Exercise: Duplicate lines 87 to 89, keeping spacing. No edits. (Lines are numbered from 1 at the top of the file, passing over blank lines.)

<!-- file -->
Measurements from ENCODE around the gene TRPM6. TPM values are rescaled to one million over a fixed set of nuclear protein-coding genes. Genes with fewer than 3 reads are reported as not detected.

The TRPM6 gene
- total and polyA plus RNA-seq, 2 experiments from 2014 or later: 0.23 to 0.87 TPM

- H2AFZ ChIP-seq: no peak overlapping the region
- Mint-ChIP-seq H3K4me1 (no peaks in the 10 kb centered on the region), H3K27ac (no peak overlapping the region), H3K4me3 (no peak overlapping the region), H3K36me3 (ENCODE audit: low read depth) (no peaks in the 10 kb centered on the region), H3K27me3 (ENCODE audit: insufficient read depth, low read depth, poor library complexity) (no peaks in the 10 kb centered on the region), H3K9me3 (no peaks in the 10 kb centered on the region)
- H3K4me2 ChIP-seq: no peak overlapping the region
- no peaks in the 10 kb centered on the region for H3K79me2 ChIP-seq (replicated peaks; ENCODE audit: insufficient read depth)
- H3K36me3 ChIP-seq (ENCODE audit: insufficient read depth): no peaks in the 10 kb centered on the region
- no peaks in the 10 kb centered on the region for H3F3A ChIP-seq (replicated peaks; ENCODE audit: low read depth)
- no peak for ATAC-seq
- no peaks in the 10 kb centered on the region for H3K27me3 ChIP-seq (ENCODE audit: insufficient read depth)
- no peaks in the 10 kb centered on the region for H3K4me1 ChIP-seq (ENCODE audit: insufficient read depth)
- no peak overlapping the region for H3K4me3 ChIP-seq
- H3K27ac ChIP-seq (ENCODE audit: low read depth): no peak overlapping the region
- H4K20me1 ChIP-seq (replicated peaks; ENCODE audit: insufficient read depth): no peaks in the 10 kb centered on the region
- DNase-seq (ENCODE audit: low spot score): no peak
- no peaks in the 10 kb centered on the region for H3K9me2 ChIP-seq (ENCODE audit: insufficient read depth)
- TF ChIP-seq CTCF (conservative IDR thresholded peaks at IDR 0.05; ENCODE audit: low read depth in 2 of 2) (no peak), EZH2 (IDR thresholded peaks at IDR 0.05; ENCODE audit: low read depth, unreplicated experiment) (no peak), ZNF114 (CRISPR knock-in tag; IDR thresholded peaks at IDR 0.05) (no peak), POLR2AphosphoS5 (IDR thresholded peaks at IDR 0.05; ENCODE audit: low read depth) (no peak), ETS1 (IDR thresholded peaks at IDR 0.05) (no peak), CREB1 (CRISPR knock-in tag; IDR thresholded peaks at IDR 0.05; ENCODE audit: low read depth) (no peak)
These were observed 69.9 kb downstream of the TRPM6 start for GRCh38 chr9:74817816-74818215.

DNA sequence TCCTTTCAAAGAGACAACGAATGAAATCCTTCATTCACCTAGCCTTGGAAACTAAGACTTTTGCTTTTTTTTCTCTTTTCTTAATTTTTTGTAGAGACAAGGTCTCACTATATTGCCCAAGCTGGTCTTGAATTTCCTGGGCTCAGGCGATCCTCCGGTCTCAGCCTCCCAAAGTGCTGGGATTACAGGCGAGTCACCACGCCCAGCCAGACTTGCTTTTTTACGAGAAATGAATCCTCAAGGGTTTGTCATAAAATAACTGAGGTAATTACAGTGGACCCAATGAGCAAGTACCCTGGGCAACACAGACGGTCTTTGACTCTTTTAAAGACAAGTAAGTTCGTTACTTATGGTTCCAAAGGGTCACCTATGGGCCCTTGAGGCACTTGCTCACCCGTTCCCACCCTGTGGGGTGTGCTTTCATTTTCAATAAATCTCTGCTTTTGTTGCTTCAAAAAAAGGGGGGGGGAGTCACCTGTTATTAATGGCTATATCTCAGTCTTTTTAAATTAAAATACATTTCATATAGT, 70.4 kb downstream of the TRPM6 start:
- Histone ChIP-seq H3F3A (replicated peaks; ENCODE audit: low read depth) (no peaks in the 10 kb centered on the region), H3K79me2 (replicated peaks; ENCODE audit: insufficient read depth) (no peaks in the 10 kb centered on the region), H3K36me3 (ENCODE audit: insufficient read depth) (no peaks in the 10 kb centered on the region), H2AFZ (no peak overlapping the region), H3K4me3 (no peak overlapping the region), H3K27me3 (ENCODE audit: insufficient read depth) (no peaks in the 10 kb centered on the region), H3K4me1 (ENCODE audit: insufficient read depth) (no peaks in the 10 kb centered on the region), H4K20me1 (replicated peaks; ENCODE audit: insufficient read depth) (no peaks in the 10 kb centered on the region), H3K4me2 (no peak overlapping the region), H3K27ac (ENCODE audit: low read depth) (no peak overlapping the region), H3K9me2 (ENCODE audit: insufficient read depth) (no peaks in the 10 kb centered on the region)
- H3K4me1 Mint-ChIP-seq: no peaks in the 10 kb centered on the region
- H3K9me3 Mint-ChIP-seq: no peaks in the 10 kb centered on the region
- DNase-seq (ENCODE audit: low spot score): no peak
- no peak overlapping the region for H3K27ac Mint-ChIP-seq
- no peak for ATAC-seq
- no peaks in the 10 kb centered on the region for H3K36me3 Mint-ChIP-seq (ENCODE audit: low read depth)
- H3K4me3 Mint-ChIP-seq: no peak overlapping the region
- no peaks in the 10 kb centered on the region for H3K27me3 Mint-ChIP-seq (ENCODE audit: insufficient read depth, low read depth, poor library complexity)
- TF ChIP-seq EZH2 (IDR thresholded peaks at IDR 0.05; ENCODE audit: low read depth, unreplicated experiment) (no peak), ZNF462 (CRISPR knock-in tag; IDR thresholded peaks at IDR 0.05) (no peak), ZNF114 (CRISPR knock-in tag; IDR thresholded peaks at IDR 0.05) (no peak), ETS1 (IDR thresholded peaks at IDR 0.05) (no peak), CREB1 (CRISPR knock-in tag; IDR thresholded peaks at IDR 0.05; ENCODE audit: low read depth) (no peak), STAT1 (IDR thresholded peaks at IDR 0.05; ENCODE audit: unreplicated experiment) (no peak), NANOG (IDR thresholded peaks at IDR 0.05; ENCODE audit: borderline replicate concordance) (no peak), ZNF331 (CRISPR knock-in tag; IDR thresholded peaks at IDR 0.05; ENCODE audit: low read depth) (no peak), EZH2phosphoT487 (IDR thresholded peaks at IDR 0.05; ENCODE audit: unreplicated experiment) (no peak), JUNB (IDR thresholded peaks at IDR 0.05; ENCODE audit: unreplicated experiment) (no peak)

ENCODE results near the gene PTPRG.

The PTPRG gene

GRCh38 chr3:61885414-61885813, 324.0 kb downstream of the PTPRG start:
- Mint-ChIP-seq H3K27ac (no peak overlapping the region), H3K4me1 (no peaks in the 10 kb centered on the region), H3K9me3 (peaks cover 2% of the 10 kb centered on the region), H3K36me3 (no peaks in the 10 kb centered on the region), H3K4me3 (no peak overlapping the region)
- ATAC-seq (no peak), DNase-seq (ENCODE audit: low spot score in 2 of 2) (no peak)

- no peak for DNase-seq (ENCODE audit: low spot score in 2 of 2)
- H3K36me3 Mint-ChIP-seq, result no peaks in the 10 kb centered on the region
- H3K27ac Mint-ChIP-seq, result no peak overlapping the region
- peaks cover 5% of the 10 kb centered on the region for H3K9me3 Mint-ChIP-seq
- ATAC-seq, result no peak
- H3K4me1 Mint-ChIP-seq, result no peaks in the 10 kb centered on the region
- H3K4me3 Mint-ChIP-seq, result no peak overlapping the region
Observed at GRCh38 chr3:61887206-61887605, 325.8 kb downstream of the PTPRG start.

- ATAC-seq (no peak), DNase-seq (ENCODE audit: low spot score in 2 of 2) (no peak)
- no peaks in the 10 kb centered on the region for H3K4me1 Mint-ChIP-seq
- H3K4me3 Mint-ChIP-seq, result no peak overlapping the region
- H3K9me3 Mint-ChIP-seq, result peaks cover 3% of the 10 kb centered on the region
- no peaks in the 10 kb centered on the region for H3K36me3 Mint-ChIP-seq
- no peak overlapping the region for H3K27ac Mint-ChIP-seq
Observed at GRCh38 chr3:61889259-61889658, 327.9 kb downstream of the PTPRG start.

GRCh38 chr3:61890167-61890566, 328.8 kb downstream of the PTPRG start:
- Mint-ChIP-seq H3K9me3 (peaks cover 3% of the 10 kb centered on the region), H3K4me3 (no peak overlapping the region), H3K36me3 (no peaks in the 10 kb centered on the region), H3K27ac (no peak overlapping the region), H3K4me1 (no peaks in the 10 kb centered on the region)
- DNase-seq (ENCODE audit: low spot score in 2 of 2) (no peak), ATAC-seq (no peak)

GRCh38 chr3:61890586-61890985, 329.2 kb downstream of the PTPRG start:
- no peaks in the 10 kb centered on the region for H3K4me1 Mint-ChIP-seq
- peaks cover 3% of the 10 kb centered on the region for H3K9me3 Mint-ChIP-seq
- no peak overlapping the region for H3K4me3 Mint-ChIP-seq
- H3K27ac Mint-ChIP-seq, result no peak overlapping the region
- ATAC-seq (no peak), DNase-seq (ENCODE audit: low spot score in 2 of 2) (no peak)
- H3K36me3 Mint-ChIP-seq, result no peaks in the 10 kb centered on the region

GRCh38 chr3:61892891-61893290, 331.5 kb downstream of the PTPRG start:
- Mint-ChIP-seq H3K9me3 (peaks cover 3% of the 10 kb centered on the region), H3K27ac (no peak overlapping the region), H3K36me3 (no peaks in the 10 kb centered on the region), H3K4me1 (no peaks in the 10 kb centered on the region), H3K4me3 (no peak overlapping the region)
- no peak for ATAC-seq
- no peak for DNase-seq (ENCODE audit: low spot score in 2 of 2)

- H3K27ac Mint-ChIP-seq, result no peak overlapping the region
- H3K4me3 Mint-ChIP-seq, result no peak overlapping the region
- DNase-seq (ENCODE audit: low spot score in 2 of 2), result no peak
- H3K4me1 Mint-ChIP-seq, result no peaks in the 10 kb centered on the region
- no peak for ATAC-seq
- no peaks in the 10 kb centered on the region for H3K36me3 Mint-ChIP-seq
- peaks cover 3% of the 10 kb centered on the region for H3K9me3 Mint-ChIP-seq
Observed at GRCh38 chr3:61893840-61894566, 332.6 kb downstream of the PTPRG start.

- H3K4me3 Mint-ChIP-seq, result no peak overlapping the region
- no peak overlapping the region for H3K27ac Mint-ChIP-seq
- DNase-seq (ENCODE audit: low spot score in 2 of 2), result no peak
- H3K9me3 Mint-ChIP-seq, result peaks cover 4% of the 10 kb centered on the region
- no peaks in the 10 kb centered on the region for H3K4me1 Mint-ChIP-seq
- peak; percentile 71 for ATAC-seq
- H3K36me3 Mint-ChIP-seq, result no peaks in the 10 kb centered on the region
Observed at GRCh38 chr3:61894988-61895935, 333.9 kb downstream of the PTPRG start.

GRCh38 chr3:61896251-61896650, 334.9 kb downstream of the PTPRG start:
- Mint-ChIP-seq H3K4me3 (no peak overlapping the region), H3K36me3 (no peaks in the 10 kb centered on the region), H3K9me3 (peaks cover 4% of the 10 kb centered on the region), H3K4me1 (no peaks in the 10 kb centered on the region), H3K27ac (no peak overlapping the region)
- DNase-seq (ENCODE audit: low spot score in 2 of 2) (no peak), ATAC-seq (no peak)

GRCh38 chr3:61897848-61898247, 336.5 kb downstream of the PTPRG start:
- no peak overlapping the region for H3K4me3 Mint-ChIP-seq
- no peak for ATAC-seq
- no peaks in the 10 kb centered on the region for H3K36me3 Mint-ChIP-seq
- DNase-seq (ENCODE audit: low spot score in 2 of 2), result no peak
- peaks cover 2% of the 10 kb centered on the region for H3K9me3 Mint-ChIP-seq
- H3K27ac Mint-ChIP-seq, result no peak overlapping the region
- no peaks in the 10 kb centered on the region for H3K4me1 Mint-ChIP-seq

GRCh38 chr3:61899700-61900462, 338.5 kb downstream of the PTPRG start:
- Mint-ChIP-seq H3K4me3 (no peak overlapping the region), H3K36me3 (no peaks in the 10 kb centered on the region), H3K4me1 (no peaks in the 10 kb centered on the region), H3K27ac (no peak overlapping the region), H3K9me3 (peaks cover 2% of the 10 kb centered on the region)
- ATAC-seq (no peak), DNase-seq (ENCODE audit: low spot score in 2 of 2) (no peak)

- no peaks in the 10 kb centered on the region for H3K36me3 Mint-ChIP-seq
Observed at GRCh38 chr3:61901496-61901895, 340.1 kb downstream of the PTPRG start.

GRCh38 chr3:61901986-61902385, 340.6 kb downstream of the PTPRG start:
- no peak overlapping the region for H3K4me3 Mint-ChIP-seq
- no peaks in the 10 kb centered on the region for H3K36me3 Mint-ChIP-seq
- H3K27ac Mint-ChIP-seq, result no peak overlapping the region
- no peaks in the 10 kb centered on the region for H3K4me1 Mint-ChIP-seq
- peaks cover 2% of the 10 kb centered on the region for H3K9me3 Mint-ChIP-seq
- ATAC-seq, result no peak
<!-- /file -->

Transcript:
- no peaks in the 10 kb centered on the region for H3K36me3 Mint-ChIP-seq
- DNase-seq (ENCODE audit: low spot score in 2 of 2), result no peak
- peaks cover 2% of the 10 kb centered on the region for H3K9me3 Mint-ChIP-seq